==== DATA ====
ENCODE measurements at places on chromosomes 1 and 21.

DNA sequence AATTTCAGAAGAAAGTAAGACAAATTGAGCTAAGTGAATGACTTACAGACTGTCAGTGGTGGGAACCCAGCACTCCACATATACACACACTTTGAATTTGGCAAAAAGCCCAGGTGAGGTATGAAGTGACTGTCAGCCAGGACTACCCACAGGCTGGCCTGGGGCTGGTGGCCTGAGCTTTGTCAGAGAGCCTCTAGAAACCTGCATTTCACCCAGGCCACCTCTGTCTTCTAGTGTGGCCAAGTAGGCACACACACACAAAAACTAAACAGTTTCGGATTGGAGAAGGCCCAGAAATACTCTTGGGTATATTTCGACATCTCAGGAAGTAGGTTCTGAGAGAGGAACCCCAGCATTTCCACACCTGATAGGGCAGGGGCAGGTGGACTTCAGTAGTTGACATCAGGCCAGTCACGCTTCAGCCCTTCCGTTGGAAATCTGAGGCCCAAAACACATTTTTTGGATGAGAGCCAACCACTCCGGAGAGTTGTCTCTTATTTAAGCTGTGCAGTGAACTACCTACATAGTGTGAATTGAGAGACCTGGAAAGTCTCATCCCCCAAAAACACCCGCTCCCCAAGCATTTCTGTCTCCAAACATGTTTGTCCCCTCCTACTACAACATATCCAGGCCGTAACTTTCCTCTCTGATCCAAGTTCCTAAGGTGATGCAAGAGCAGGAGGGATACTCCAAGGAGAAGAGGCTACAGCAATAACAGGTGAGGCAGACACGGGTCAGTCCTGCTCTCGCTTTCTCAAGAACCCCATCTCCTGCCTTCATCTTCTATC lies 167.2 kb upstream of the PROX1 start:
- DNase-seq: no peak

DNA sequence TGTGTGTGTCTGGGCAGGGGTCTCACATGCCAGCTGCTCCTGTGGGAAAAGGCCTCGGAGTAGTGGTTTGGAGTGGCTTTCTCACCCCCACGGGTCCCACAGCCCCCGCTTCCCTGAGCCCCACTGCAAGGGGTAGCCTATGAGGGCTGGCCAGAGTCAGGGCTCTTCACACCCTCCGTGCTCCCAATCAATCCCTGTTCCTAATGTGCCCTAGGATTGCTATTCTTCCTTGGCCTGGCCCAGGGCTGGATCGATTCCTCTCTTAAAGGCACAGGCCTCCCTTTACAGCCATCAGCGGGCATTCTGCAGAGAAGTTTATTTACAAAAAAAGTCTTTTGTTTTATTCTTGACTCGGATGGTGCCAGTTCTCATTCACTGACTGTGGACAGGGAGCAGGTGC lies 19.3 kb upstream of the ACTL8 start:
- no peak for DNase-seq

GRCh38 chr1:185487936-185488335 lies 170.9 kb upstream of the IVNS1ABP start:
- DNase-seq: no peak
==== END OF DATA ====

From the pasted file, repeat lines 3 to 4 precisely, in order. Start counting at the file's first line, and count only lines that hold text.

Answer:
- DNase-seq: no peak

DNA sequence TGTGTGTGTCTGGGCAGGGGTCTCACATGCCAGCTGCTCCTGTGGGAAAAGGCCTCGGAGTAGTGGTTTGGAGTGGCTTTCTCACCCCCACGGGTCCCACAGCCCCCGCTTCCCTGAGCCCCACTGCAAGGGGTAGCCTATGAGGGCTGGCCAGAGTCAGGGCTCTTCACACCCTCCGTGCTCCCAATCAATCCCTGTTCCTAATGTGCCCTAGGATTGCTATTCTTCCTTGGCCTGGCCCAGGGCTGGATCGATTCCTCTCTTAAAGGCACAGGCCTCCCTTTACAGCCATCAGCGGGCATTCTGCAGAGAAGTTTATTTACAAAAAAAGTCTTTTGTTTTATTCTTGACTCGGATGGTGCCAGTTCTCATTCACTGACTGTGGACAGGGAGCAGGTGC lies 19.3 kb upstream of the ACTL8 start: